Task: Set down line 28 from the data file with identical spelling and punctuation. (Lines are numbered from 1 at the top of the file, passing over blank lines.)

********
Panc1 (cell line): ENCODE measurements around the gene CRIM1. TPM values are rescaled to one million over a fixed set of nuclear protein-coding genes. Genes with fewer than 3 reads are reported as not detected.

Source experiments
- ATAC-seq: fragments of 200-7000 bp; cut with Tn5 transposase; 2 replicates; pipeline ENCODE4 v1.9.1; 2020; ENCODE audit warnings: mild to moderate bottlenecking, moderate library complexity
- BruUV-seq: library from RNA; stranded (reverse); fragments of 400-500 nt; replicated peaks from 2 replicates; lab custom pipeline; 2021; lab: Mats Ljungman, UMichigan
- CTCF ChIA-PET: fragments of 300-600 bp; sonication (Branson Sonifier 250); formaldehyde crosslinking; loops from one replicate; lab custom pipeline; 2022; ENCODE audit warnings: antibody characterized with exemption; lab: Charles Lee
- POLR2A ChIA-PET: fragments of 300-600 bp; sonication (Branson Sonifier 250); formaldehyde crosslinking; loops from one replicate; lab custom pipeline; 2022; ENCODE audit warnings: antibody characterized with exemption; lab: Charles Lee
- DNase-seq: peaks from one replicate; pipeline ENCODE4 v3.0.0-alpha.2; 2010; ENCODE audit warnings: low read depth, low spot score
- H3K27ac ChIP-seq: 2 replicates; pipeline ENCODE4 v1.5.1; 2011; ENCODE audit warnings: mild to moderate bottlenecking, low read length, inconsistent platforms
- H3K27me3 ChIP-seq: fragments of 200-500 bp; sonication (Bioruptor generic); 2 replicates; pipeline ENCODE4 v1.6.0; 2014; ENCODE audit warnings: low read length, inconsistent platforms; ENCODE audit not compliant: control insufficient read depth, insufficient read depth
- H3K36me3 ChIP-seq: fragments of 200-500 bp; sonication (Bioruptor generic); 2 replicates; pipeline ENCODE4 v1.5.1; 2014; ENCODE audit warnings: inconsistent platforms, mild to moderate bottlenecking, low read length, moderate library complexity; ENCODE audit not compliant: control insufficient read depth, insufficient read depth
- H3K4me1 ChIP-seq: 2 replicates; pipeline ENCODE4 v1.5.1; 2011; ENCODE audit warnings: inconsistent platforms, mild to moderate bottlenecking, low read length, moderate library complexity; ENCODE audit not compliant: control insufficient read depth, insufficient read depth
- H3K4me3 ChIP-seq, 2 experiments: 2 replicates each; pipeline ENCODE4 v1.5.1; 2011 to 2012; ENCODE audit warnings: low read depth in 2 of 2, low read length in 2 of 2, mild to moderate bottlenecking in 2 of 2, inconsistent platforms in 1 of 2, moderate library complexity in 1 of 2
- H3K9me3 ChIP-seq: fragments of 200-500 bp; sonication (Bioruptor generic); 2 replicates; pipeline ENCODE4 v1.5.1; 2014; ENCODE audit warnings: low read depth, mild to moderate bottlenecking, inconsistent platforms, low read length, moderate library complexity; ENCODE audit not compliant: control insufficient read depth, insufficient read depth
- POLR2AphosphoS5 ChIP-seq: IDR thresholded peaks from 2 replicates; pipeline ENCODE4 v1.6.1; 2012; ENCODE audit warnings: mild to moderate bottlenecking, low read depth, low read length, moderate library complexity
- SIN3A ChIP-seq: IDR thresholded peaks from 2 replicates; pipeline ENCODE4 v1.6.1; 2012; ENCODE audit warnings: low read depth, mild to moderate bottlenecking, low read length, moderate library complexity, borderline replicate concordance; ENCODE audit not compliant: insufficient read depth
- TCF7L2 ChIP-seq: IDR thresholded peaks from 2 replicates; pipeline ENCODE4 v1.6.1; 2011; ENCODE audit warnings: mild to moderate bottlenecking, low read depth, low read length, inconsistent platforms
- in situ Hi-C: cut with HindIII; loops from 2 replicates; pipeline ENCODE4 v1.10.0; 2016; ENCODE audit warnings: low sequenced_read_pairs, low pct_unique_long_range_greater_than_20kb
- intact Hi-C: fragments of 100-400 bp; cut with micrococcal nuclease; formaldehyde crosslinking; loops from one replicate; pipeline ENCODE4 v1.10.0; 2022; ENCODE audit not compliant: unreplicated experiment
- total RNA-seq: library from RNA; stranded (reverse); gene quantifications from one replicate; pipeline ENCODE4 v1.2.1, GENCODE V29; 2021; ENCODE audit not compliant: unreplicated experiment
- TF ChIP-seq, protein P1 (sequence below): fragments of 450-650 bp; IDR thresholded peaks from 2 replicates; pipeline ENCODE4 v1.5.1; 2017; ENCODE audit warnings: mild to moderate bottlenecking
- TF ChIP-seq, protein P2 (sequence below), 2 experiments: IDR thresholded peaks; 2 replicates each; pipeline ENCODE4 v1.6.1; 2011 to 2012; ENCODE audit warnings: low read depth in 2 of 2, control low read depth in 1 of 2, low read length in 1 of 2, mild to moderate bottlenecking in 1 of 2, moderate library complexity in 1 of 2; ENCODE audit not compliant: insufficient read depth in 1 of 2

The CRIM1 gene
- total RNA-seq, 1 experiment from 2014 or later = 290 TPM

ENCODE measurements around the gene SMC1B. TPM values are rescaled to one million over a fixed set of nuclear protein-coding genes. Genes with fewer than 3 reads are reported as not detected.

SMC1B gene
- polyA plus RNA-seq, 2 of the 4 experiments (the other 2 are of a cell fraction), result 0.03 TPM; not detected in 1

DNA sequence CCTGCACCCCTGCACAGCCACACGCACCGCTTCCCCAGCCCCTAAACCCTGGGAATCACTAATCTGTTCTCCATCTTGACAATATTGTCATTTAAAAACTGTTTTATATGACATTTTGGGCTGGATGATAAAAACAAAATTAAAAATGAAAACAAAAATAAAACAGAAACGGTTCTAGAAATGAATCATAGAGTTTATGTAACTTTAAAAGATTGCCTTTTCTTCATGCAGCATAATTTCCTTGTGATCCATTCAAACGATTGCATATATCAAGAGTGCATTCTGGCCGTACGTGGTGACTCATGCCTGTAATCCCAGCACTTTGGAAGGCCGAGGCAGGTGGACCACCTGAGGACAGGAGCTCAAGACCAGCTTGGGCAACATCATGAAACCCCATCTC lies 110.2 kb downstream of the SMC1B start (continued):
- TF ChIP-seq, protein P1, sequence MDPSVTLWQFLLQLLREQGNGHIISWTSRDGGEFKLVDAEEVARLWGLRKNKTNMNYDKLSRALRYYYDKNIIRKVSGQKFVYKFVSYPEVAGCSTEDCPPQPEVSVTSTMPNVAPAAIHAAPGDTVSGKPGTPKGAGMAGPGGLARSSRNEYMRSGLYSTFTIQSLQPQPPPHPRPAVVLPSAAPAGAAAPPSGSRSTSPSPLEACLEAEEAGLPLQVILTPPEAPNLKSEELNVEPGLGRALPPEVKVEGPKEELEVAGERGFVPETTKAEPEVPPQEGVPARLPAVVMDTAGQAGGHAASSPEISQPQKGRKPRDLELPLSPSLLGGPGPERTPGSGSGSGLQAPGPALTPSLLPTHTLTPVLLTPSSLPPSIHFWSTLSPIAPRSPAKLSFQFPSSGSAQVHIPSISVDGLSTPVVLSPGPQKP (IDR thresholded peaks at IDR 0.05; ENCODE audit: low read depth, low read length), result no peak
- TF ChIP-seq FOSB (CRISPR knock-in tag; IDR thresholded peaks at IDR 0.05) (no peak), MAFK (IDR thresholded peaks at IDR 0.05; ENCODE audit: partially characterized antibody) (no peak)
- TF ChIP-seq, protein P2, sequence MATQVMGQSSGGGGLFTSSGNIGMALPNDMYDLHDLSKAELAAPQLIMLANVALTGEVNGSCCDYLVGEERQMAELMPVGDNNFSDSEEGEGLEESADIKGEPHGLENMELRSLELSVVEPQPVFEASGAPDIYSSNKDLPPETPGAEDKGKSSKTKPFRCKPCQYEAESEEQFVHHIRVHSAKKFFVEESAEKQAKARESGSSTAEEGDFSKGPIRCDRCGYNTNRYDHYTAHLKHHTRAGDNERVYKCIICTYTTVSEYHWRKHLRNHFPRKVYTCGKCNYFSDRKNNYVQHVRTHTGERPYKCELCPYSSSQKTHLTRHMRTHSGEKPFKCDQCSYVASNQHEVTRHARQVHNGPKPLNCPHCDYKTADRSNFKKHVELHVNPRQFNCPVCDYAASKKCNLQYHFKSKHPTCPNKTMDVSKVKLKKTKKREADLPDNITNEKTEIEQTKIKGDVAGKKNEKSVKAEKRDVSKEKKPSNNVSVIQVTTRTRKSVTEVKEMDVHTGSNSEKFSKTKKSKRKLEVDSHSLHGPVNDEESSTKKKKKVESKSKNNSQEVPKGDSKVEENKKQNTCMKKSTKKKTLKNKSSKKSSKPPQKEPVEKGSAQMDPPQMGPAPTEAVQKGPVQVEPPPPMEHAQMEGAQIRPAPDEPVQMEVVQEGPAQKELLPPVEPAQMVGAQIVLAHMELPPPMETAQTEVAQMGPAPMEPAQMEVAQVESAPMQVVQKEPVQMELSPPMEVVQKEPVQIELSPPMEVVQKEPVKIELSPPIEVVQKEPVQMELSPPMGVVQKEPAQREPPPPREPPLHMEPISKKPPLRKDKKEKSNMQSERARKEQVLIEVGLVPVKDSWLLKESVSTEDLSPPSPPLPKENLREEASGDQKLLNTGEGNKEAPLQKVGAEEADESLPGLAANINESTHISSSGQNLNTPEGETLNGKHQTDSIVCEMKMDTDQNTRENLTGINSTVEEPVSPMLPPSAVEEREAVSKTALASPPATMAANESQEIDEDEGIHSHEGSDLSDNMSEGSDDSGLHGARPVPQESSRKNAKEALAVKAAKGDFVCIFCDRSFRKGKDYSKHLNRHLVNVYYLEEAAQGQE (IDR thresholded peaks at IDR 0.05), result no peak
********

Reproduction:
- TF ChIP-seq, protein P1, sequence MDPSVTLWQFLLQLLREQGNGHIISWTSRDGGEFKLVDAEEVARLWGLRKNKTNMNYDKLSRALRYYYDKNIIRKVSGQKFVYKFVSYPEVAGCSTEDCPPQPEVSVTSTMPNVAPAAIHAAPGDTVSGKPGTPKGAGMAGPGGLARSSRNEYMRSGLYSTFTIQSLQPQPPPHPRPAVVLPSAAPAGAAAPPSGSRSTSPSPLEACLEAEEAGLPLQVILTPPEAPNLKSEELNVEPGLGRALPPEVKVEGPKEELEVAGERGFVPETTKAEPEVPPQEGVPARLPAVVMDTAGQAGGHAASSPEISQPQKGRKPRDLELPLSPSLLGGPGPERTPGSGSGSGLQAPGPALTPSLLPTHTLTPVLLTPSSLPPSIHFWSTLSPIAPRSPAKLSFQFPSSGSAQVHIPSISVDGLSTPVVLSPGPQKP (IDR thresholded peaks at IDR 0.05; ENCODE audit: low read depth, low read length), result no peak